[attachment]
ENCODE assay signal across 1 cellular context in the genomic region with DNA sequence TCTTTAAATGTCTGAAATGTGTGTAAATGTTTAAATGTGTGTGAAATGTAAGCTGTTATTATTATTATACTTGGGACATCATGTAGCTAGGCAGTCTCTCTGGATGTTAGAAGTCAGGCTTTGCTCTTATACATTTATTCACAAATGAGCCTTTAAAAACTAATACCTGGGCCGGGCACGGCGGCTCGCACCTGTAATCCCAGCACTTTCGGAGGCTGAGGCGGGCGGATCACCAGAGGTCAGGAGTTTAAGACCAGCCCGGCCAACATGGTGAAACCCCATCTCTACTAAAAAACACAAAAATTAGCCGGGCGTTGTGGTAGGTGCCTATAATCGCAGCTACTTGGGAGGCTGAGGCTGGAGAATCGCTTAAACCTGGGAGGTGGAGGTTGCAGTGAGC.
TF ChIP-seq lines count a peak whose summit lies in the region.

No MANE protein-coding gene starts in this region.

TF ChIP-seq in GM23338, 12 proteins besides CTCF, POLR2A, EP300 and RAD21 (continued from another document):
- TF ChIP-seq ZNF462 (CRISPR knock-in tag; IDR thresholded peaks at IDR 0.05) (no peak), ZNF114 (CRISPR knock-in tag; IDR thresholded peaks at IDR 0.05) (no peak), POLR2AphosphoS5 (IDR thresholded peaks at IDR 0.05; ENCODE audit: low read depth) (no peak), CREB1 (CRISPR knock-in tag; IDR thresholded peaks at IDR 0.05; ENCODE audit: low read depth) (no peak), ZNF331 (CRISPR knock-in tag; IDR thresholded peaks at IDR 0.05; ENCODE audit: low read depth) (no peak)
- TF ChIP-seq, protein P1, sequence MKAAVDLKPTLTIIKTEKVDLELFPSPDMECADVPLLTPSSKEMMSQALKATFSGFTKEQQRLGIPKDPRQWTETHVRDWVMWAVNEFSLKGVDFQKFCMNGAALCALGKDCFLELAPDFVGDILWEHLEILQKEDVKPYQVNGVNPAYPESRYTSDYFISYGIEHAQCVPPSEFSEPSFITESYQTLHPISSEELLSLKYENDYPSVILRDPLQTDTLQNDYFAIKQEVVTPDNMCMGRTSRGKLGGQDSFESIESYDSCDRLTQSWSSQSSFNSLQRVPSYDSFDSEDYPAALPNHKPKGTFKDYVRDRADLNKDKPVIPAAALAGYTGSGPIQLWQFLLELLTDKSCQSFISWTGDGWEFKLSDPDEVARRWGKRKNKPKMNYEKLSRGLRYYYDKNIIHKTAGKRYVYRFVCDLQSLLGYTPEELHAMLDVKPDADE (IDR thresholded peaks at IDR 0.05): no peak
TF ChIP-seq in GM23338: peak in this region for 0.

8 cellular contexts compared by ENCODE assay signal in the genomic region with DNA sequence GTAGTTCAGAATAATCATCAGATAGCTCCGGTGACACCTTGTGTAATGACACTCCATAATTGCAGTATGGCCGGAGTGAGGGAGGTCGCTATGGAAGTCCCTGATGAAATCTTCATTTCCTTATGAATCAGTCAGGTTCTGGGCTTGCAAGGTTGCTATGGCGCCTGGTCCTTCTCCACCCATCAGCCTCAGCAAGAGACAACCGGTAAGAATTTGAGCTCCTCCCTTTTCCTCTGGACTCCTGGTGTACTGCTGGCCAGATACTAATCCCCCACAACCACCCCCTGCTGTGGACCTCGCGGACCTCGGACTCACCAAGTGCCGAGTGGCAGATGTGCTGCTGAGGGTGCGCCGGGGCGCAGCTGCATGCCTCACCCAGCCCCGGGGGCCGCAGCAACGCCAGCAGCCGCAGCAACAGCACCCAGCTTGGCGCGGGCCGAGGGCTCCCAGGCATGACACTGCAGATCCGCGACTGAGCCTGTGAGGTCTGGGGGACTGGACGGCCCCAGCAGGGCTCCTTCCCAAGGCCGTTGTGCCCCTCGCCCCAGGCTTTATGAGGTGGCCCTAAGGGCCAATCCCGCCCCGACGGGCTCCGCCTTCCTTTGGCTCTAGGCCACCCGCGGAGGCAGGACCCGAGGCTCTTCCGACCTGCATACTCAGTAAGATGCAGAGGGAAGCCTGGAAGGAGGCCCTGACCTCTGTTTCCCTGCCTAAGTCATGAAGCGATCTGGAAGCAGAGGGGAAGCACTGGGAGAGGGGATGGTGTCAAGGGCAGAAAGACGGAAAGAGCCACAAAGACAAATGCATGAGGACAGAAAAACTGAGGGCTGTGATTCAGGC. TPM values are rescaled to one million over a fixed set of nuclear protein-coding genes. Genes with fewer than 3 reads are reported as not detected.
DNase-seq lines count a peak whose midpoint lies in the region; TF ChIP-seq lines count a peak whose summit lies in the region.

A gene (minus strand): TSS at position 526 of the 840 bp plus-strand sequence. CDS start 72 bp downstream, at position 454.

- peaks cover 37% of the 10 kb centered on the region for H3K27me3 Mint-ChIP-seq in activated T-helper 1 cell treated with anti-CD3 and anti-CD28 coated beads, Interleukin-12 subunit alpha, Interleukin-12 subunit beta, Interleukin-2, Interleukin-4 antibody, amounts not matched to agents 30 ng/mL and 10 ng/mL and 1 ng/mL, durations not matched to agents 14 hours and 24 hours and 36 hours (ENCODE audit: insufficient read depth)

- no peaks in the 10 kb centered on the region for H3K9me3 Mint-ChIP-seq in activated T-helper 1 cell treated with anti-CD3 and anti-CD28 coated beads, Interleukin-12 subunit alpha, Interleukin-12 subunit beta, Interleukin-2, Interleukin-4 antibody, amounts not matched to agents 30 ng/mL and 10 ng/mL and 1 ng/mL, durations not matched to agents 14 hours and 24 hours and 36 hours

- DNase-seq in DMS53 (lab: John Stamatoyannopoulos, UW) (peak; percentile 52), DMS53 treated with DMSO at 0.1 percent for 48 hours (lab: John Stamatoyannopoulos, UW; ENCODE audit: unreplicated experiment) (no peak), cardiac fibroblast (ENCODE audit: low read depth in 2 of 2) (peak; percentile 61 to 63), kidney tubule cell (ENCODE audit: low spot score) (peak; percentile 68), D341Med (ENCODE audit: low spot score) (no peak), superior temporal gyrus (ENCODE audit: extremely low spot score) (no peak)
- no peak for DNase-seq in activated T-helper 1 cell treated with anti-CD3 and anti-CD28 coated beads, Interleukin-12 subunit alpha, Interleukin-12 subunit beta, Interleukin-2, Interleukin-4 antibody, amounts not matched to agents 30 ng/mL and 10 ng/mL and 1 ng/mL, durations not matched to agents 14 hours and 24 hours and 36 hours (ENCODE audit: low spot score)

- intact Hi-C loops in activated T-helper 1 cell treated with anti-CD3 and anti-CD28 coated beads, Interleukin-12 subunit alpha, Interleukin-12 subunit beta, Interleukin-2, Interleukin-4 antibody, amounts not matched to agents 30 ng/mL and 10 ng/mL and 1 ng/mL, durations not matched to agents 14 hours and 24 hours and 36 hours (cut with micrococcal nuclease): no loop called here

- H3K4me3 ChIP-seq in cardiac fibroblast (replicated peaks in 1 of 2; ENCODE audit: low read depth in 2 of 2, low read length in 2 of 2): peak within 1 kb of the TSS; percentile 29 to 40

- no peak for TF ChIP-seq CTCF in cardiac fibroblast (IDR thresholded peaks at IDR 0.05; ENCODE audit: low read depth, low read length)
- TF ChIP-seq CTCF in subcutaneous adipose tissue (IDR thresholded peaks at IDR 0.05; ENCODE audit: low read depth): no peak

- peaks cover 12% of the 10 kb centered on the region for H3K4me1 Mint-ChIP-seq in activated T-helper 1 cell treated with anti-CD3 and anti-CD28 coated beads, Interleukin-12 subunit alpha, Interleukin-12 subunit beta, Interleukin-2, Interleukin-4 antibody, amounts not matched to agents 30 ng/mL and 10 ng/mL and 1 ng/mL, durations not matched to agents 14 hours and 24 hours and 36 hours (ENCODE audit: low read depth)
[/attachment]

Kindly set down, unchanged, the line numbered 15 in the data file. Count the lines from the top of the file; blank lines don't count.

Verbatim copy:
- intact Hi-C loops in activated T-helper 1 cell treated with anti-CD3 and anti-CD28 coated beads, Interleukin-12 subunit alpha, Interleukin-12 subunit beta, Interleukin-2, Interleukin-4 antibody, amounts not matched to agents 30 ng/mL and 10 ng/mL and 1 ng/mL, durations not matched to agents 14 hours and 24 hours and 36 hours (cut with micrococcal nuclease): no loop called here